Another issue is attendance at some of the meetings. Economics just don’t allow us to have our sectional meetings the way we used to; exhibitors and industry no longer support them as they have in the past. We just had a meeting at a very nice place in Phoenix, and I think the attendees thought it was wonderful, but it’s very difficult for the Eastern section to come west and vice versa. That’s a key issue for the society: trying to figure out a way to maintain the camaraderie that occurs between community practitioners and academicians, while putting on a meeting that’s financially viable.
Explore This IssueApril 2011
Q: What are continuing issues and challenges for otolaryngologists in general?
A: I think a major challenge is information technology [IT]. The good news is that most of the young people going into otolaryngology are very facile with computers, the Internet and where to get their information. The bad news is that a lot of the IT is controlled by old people like me who aren’t nearly as convinced that this is the best way to go. Most young people now get almost all their entertainment, news and technical information via the Internet and other technology. A lot of people in my age category seldom do that. A big thrust will be to try and bring otolaryngology into the “new information technology age.” A classic example: Borders books recently went bankrupt because so many e-books are being sold. I know the same thing is happening to many medical journals.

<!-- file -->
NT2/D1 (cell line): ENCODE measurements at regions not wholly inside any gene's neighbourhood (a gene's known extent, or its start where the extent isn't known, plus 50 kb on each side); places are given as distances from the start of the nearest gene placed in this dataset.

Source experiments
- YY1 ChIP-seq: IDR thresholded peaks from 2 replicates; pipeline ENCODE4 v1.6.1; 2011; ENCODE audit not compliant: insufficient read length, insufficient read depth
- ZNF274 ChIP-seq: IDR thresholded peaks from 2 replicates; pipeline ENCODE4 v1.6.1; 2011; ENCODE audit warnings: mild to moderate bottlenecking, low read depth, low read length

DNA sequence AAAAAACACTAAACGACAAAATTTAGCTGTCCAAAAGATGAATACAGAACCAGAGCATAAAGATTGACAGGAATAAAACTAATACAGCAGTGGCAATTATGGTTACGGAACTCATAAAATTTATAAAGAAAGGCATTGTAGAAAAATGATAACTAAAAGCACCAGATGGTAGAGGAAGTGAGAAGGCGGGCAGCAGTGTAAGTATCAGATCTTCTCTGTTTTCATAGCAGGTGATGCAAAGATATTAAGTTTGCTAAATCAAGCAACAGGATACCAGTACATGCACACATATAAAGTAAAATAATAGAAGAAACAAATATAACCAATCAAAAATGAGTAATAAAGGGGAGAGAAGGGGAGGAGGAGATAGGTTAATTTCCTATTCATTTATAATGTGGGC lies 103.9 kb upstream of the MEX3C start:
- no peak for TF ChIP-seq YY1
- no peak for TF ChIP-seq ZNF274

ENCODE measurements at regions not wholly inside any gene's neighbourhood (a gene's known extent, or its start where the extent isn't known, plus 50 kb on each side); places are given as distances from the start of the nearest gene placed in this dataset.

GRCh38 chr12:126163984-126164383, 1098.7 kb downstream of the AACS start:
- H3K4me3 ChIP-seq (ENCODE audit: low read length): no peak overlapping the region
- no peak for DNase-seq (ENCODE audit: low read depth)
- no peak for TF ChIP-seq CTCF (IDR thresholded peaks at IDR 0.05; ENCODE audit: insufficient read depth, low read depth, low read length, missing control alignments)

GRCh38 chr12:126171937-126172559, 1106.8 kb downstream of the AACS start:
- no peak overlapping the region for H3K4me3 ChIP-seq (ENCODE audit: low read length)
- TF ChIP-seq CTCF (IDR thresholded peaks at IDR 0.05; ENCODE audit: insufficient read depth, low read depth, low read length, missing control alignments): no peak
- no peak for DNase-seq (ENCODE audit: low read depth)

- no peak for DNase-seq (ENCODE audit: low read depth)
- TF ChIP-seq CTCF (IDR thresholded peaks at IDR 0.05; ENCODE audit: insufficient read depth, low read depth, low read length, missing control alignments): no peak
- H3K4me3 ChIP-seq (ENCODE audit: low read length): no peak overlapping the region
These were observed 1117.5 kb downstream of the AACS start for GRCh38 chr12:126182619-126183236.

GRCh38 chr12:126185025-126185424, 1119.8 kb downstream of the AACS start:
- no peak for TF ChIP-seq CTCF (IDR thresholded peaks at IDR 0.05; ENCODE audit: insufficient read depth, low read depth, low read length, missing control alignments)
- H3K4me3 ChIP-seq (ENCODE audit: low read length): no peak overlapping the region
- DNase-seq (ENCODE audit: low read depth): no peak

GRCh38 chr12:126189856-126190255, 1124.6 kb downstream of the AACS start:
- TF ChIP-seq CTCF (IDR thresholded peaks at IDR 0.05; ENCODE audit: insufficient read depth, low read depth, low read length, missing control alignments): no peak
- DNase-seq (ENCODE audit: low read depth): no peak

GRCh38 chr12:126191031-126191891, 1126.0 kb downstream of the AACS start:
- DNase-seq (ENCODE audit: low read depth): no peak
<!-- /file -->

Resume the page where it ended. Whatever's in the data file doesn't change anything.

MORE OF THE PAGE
We’re also becoming much more multidisciplinary than in the past, when you had practitioners off in the community doing their thing. More and more, otolaryngologists will have to associate themselves with hospitals—and likely become hospital employees. There will still be a few private practitioners left, but it will be more rare.
What’s happened to the field is that there are now many more minimally invasive and in-office procedures. I never used to do any, [but] now I can do most of my procedures in an office setting. My practice has changed so dramatically: We have scopes with camera tips at the end, and I can biopsy patients in the clinic, laser them in the clinic, inject vocal folds in the clinic. We never used to be able to do that. I think patients really appreciate it.
But the problem is that third-party payers and Medicare haven’t figured out how to pay for these things. There’s a gap: I just saved this patient a hospital admission and general anesthesia, but I’m not getting paid enough to make it worth my while to do that. Something has to happen to allow physicians to participate in the savings we generate.